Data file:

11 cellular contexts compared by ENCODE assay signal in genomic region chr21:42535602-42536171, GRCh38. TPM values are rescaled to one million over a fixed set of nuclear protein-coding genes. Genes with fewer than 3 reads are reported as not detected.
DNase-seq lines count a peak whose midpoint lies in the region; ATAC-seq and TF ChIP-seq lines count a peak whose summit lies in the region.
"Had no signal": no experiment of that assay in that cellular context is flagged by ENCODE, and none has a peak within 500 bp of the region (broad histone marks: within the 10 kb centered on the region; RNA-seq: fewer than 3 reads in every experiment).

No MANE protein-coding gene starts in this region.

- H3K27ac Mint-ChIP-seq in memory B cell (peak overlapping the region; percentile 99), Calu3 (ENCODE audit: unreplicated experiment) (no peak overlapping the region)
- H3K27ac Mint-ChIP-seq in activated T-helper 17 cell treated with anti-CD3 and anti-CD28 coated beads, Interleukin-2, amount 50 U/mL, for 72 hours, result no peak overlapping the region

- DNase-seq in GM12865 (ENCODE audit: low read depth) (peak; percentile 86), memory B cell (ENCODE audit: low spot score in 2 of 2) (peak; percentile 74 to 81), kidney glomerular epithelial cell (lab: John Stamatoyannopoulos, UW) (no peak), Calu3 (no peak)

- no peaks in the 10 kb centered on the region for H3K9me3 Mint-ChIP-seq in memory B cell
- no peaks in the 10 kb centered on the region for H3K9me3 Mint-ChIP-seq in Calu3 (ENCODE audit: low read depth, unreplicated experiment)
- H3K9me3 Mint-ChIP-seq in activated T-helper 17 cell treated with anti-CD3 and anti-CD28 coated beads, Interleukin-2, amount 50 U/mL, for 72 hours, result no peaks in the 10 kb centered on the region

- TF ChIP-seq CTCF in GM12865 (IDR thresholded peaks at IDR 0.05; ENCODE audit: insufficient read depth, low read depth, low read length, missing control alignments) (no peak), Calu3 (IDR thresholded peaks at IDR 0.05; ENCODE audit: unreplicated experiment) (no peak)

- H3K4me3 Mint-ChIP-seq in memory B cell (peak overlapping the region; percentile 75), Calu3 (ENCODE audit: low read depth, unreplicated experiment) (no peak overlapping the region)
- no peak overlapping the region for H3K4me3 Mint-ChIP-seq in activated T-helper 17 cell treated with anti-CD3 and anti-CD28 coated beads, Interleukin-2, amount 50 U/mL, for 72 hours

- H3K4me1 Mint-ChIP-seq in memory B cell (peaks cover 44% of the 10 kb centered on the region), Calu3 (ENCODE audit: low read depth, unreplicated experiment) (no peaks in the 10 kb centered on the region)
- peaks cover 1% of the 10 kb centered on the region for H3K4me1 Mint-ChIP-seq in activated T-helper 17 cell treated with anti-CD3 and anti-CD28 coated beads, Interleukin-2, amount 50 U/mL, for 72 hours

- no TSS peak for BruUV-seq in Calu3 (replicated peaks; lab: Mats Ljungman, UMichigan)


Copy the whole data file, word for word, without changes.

11 cellular contexts compared by ENCODE assay signal in genomic region chr21:42535602-42536171, GRCh38. TPM values are rescaled to one million over a fixed set of nuclear protein-coding genes. Genes with fewer than 3 reads are reported as not detected.
DNase-seq lines count a peak whose midpoint lies in the region; ATAC-seq and TF ChIP-seq lines count a peak whose summit lies in the region.
"Had no signal": no experiment of that assay in that cellular context is flagged by ENCODE, and none has a peak within 500 bp of the region (broad histone marks: within the 10 kb centered on the region; RNA-seq: fewer than 3 reads in every experiment).

No MANE protein-coding gene starts in this region.

- H3K27ac Mint-ChIP-seq in memory B cell (peak overlapping the region; percentile 99), Calu3 (ENCODE audit: unreplicated experiment) (no peak overlapping the region)
- H3K27ac Mint-ChIP-seq in activated T-helper 17 cell treated with anti-CD3 and anti-CD28 coated beads, Interleukin-2, amount 50 U/mL, for 72 hours, result no peak overlapping the region

- DNase-seq in GM12865 (ENCODE audit: low read depth) (peak; percentile 86), memory B cell (ENCODE audit: low spot score in 2 of 2) (peak; percentile 74 to 81), kidney glomerular epithelial cell (lab: John Stamatoyannopoulos, UW) (no peak), Calu3 (no peak)

- no peaks in the 10 kb centered on the region for H3K9me3 Mint-ChIP-seq in memory B cell
- no peaks in the 10 kb centered on the region for H3K9me3 Mint-ChIP-seq in Calu3 (ENCODE audit: low read depth, unreplicated experiment)
- H3K9me3 Mint-ChIP-seq in activated T-helper 17 cell treated with anti-CD3 and anti-CD28 coated beads, Interleukin-2, amount 50 U/mL, for 72 hours, result no peaks in the 10 kb centered on the region

- TF ChIP-seq CTCF in GM12865 (IDR thresholded peaks at IDR 0.05; ENCODE audit: insufficient read depth, low read depth, low read length, missing control alignments) (no peak), Calu3 (IDR thresholded peaks at IDR 0.05; ENCODE audit: unreplicated experiment) (no peak)

- H3K4me3 Mint-ChIP-seq in memory B cell (peak overlapping the region; percentile 75), Calu3 (ENCODE audit: low read depth, unreplicated experiment) (no peak overlapping the region)
- no peak overlapping the region for H3K4me3 Mint-ChIP-seq in activated T-helper 17 cell treated with anti-CD3 and anti-CD28 coated beads, Interleukin-2, amount 50 U/mL, for 72 hours

- H3K4me1 Mint-ChIP-seq in memory B cell (peaks cover 44% of the 10 kb centered on the region), Calu3 (ENCODE audit: low read depth, unreplicated experiment) (no peaks in the 10 kb centered on the region)
- peaks cover 1% of the 10 kb centered on the region for H3K4me1 Mint-ChIP-seq in activated T-helper 17 cell treated with anti-CD3 and anti-CD28 coated beads, Interleukin-2, amount 50 U/mL, for 72 hours

- no TSS peak for BruUV-seq in Calu3 (replicated peaks; lab: Mats Ljungman, UMichigan)